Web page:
- Contact Us
TCP streams use a special mechanism for detecting the congestion of a link. When receiving data from a remote computer, the system sends an occasional small packet back to the remote computer and records how long it takes to come back.
If the delay is large then the receiving computer will assume that the link is congested and therefore it will reduce the speed of the transfer. The system continues to send the small test packets, constantly adjusting to the delay it detects.
This mechanism works well in cases where the receiving link is truly saturated, but it fails when instead the sending link is saturated and the receive direction is fine. For instance, computer A may send a file to computer B down a large, clear connection but computer A may only have a tiny, congested connection for receiving data. In this case, the TCP acknowledgment packets arriving from computer B will be delayed by the poor receive connection of computer A. Even though 99% of the traffic is being sent down a clear, uncongested line, computer B views it as congested because the other direction is slow.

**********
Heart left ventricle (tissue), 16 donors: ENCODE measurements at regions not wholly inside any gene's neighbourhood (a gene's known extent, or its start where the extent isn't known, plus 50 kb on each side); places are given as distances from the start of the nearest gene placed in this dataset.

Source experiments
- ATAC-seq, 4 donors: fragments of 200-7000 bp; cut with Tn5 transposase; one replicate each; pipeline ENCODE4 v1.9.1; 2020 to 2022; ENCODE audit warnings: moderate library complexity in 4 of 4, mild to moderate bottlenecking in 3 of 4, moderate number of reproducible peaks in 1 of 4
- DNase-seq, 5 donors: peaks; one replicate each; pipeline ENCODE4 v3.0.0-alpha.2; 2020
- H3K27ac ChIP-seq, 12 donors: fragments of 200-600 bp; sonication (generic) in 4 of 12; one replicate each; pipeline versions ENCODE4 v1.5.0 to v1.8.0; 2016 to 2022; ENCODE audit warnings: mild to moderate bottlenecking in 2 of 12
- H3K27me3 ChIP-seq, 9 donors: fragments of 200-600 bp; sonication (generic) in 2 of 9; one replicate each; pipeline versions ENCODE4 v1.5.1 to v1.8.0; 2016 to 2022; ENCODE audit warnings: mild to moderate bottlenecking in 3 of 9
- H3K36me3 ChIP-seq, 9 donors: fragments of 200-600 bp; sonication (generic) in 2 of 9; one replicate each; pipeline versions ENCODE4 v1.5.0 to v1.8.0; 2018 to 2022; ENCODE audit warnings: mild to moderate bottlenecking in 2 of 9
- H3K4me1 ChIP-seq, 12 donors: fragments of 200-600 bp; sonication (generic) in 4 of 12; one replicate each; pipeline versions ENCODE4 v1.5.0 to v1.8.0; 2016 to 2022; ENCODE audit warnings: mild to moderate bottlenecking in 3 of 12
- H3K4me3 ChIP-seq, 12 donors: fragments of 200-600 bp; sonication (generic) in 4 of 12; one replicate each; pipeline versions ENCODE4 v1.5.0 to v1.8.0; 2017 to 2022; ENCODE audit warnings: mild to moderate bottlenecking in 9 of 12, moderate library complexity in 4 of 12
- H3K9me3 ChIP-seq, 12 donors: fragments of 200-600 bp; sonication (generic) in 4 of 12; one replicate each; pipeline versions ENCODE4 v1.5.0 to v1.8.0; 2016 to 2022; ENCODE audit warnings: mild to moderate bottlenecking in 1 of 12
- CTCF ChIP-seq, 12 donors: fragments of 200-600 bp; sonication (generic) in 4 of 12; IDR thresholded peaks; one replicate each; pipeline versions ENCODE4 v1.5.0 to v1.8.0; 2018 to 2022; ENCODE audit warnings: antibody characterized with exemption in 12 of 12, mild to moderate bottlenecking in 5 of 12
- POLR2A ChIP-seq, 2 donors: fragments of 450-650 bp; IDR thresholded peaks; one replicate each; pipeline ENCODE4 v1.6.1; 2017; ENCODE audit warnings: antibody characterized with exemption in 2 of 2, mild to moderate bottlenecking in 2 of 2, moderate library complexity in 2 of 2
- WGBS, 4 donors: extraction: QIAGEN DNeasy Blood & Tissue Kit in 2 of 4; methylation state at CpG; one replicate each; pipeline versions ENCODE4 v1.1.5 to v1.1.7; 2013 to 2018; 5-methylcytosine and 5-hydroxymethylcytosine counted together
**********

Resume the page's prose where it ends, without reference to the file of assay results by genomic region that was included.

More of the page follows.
This issue is common for users of DSL modems, where the capacity of the uplink is only a fraction of the downlink. If the user is uploading a large amount of data, for example with a file sharing product, they will have very slow downloading speeds. This is due to the TCP acknowledgments being affected by the uplink (even though they are related soley to the downlink traffic).
TCP acknowledgment prioritization solves this issue by giving high priority to these test packets. Even if an uplink is congested, download traffic will operate at full speed because the acknowledgements do not compete for upload bandwidth.
We recommend the use of TCP acknowledgement prioritization for all rules, except in cases where an application may send many small packets (less than 64 bytes in size). This should be quite rare but if it occurs then the rule would inadvertantly get a higher priority than others because all of its traffic would be given prioritization rather than just the acknowledgments.
Note that this option is only available for rules that filter TCP because it is a mechanism that relates only to that protocol.
TCP acknowledgement prioritization is configured in the advanced processing tab for a rule. Ticking the checkbox enables the method, unticking it disables it.
|Property Name||TCP acknowedgement priotization|
|Category||Advanced Rule Processing|
|Values||Checked (enabled), Unchecked (disabled)|
|XML values||true, false|